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January 27th, 2019
By Shelley Robbins
Plastic bags and containers continue to be a hot topic at the local level, especially on the coast where plastics are increasingly having fatal impacts on marine life. We are seeing increasing microscopic plastic particles in our oysters. So when we in the Upstate are eating South Carolina oysters, we are eating that plastic pollution. Plastics and the marine environment clearly cannot co-exist in a healthy manner. To combat this problem, many of our South Carolina coastal communities have passed locally-driven ordinances aimed at reducing this kind of pollution. Every community should have that right - to address specific problems in a way that works for them. These ordinances, such as plastic bag, plastic container, and styrofoam bans, are generally driven by citizen involvement — they are not heavy-handed, top-down government overreach.
So we were very disappointed to see that Upstate Senator Scott Talley filed a bill (S. 394) this past week that takes that right away from local communities. This flies in the face of home rule, the principle that allows communities to devise local solutions to local problems. Indeed, this bill is a perfect example of heavy-handed, top-down government overreach. This bill, which has been filed and defeated in years past, is the product of lobbying by one South Carolina company, Novolex, which is headquartered in Hartsville but provides no manufacturing jobs whatsoever in this state. We will oppose this bill if it begins to move, and there is an action center where you can take action here.
We have highlighted the two landmark House and Senate energy bills, S. 332 and H. 3659 in the previous two Legislative Updates. During the past week, they each gained co-sponsors, and we are happy to see that Upstate Senator Glenn Reese added his name to the Senate bill and Upstate Representative Gary Clary has signed on to the House bill. We expect to see additional support from the Upstate added this coming week.
Members of our Upstate delegation have added several great new energy bills to those being considered as well. Here's the run-down:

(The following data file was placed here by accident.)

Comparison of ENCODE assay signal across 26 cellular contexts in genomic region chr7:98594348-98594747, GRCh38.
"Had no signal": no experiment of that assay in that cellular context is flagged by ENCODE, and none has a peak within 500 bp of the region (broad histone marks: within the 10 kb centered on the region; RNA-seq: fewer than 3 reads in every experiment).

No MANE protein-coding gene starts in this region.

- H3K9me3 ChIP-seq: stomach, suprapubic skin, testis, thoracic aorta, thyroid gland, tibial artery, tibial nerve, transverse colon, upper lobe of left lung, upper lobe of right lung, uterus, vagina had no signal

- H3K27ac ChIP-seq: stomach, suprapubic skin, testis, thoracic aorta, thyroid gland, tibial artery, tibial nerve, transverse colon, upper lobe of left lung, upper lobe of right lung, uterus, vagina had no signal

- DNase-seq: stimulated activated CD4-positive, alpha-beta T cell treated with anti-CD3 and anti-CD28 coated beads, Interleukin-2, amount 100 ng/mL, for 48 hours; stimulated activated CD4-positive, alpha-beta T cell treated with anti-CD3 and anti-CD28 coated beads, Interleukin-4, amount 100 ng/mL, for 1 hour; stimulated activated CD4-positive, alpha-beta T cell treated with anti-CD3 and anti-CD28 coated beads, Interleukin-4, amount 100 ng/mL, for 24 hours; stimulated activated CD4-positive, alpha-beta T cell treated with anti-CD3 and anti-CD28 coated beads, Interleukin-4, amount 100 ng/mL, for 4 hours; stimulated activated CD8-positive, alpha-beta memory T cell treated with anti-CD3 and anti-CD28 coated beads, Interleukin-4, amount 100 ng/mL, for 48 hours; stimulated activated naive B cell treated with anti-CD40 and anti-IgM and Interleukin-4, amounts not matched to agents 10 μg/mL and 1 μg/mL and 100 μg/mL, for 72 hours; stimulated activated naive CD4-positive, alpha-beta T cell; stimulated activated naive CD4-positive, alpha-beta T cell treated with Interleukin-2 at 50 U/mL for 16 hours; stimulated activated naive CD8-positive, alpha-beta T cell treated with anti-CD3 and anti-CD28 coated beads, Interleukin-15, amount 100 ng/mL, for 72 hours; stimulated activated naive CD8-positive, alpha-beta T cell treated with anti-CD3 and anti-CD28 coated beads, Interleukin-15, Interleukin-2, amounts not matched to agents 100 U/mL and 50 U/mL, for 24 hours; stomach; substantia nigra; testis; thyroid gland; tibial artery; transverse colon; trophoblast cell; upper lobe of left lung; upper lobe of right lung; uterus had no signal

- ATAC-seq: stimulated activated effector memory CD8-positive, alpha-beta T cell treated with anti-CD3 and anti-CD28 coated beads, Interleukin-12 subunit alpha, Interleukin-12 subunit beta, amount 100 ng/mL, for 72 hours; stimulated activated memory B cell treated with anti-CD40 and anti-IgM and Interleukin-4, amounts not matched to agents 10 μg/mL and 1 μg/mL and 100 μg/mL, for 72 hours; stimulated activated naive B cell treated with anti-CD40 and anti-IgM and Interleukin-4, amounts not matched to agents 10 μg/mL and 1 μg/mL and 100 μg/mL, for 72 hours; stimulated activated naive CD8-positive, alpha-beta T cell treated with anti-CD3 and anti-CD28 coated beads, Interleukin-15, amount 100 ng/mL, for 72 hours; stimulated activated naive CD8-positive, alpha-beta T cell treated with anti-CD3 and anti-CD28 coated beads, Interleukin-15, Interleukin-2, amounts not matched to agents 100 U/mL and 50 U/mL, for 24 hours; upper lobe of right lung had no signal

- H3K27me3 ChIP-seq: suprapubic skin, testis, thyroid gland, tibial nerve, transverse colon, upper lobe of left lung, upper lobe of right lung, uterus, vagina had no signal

H. 3344, co-sponsored by Representative Josiah Magnuson, allows businesses to choose which electric service provider they want to buy power from.
H. 3751, co-sponsored by Representative Gary Clary and Representative Jason Elliott, is a bill overhauling state-owned utility Santee Cooper. This bill is important statewide but also to the Upstate. Greenville's Pacolet Milliken (along with Duke Energy and others) has submitted a bid to purchase Santee Cooper. Read about that here.
H. 3641, co-sponsored by Representative Gary Clary, strengthens the requirements of Public Service Commissioners and allows the PSC to request an audit of regulated utilities.
H. 3642, co-sponsored by Representative Gary Clary, creates a new Utility Oversight Committee to replace the Public Utilities Regulatory Committee, or PURC. The new committee shuffles the power structure, increases public participation on the committee, and gives the Governor authority to appoint four members of the general public (appointments to the PURC are controlled by the Legislature).
We are on Day 27 of the 100 Day Clean Energy Agenda (cleanenergysc.com), an effort to get meaningful energy legislation passed that will protect solar industry jobs in South Carolina while injecting competition into energy markets. Upstate jobs are in immediate jeopardy (see last weeks' Update). Take action by clicking on the website and telling your legislators that they need to move quickly.
We continue to support and applaud H. 3483, filed by Upstate Rep. Davey Hiott (Chairman of the House Agriculture and Natural Resources Committee) which strengthens protections against coal ash contamination.
And we continue to applaud the bills filed by Rep. Gilda Cobb-Hunter (H. 3336) and Upstate Senator Danny Verdin (S. 362) that would provide for tax credits for solar development on Superfund sites. Senator Verdin's bill extends the credits to Voluntary Cleanup Sites as well. This is an excellent way to make these sites economically productive again and we wholeheartedly support these bills and hope to see more Upstate co-sponsors and action on these bills soon.
If opposition to offshore seismic testing and drilling are your passion, you can take action here.
Until next week!
Energy and State Policy Director